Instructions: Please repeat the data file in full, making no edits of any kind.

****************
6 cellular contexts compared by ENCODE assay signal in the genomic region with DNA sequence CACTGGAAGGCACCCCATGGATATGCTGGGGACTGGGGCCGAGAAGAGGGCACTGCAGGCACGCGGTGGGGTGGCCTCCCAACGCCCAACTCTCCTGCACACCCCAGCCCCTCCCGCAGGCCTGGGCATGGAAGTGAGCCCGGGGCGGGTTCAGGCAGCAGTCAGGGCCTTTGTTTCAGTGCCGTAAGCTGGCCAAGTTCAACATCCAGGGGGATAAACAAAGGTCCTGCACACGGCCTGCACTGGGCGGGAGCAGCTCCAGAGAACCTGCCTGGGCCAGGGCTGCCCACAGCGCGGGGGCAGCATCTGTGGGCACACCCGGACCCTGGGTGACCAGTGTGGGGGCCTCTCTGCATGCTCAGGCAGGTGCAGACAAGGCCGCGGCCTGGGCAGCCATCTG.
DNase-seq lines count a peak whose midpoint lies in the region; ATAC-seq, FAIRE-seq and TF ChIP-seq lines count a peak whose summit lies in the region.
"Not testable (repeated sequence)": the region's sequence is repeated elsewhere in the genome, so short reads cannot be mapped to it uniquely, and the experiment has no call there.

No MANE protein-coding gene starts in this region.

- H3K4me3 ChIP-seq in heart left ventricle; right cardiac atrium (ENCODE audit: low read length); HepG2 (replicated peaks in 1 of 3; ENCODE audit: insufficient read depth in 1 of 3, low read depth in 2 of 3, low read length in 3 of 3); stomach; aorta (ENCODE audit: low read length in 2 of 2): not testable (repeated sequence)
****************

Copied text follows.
6 cellular contexts compared by ENCODE assay signal in the genomic region with DNA sequence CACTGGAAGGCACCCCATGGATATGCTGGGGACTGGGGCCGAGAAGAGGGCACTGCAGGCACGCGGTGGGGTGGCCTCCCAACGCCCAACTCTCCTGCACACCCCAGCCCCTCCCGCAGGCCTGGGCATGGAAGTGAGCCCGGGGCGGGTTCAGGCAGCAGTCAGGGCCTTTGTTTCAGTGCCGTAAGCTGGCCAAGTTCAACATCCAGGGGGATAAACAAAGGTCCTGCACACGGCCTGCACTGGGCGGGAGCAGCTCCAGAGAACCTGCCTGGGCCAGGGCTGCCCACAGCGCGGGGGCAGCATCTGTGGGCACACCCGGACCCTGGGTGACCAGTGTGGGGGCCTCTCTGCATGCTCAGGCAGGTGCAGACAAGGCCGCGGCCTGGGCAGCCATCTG.
DNase-seq lines count a peak whose midpoint lies in the region; ATAC-seq, FAIRE-seq and TF ChIP-seq lines count a peak whose summit lies in the region.
"Not testable (repeated sequence)": the region's sequence is repeated elsewhere in the genome, so short reads cannot be mapped to it uniquely, and the experiment has no call there.

No MANE protein-coding gene starts in this region.

- H3K4me3 ChIP-seq in heart left ventricle; right cardiac atrium (ENCODE audit: low read length); HepG2 (replicated peaks in 1 of 3; ENCODE audit: insufficient read depth in 1 of 3, low read depth in 2 of 3, low read length in 3 of 3); stomach; aorta (ENCODE audit: low read length in 2 of 2): not testable (repeated sequence)